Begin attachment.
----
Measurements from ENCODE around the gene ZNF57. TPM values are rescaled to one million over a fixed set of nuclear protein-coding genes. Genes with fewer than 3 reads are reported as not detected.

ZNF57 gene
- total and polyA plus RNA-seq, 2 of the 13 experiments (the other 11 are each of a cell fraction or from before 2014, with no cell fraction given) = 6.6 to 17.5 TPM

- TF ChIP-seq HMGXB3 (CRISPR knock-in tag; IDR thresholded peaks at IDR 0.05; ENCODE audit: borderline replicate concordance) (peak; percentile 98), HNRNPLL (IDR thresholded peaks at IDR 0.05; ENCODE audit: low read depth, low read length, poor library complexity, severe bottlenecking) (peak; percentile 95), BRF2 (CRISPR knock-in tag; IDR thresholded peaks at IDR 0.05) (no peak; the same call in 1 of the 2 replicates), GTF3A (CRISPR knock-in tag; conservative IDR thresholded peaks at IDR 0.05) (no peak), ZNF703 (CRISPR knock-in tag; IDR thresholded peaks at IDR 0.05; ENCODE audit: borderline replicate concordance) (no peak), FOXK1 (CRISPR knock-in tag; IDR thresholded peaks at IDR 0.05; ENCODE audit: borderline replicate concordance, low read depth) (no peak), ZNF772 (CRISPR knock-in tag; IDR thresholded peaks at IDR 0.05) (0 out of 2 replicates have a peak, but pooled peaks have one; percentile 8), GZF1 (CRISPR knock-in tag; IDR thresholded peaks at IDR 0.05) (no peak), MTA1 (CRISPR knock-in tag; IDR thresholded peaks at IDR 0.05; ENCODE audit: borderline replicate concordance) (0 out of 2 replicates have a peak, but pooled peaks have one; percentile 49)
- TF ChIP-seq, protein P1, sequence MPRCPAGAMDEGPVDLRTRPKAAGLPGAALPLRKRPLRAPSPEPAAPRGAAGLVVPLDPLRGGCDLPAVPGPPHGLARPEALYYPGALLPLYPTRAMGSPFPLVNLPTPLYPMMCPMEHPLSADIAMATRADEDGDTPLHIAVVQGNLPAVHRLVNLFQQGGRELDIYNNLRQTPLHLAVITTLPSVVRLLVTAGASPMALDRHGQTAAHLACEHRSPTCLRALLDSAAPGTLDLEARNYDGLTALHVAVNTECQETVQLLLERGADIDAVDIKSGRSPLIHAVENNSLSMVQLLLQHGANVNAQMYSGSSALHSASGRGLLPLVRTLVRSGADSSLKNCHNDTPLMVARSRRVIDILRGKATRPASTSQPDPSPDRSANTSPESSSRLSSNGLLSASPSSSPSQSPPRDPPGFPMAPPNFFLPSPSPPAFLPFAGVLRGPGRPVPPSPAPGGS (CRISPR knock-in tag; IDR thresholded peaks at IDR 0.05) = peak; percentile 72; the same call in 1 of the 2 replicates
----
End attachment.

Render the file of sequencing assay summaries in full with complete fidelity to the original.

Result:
Measurements from ENCODE around the gene ZNF57. TPM values are rescaled to one million over a fixed set of nuclear protein-coding genes. Genes with fewer than 3 reads are reported as not detected.

ZNF57 gene
- total and polyA plus RNA-seq, 2 of the 13 experiments (the other 11 are each of a cell fraction or from before 2014, with no cell fraction given) = 6.6 to 17.5 TPM

- TF ChIP-seq HMGXB3 (CRISPR knock-in tag; IDR thresholded peaks at IDR 0.05; ENCODE audit: borderline replicate concordance) (peak; percentile 98), HNRNPLL (IDR thresholded peaks at IDR 0.05; ENCODE audit: low read depth, low read length, poor library complexity, severe bottlenecking) (peak; percentile 95), BRF2 (CRISPR knock-in tag; IDR thresholded peaks at IDR 0.05) (no peak; the same call in 1 of the 2 replicates), GTF3A (CRISPR knock-in tag; conservative IDR thresholded peaks at IDR 0.05) (no peak), ZNF703 (CRISPR knock-in tag; IDR thresholded peaks at IDR 0.05; ENCODE audit: borderline replicate concordance) (no peak), FOXK1 (CRISPR knock-in tag; IDR thresholded peaks at IDR 0.05; ENCODE audit: borderline replicate concordance, low read depth) (no peak), ZNF772 (CRISPR knock-in tag; IDR thresholded peaks at IDR 0.05) (0 out of 2 replicates have a peak, but pooled peaks have one; percentile 8), GZF1 (CRISPR knock-in tag; IDR thresholded peaks at IDR 0.05) (no peak), MTA1 (CRISPR knock-in tag; IDR thresholded peaks at IDR 0.05; ENCODE audit: borderline replicate concordance) (0 out of 2 replicates have a peak, but pooled peaks have one; percentile 49)
- TF ChIP-seq, protein P1, sequence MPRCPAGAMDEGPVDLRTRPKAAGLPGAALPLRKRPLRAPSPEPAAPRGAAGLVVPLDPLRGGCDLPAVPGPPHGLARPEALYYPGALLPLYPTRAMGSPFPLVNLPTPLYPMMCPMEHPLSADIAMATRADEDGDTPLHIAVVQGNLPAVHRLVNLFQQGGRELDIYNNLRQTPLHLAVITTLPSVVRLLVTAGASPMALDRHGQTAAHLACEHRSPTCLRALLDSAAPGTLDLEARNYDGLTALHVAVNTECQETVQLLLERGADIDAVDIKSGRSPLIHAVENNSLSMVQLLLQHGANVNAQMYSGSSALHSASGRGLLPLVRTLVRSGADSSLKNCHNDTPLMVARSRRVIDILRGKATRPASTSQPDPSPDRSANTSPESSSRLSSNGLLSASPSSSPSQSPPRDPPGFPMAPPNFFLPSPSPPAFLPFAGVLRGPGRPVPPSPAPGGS (CRISPR knock-in tag; IDR thresholded peaks at IDR 0.05) = peak; percentile 72; the same call in 1 of the 2 replicates